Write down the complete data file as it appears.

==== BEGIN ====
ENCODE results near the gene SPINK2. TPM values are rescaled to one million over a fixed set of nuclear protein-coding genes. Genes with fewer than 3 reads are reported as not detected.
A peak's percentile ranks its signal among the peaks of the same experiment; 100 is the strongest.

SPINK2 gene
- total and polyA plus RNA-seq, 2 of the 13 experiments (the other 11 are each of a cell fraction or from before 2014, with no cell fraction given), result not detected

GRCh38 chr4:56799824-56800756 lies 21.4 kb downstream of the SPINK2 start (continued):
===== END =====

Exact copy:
ENCODE results near the gene SPINK2. TPM values are rescaled to one million over a fixed set of nuclear protein-coding genes. Genes with fewer than 3 reads are reported as not detected.
A peak's percentile ranks its signal among the peaks of the same experiment; 100 is the strongest.

SPINK2 gene
- total and polyA plus RNA-seq, 2 of the 13 experiments (the other 11 are each of a cell fraction or from before 2014, with no cell fraction given), result not detected

GRCh38 chr4:56799824-56800756 lies 21.4 kb downstream of the SPINK2 start (continued):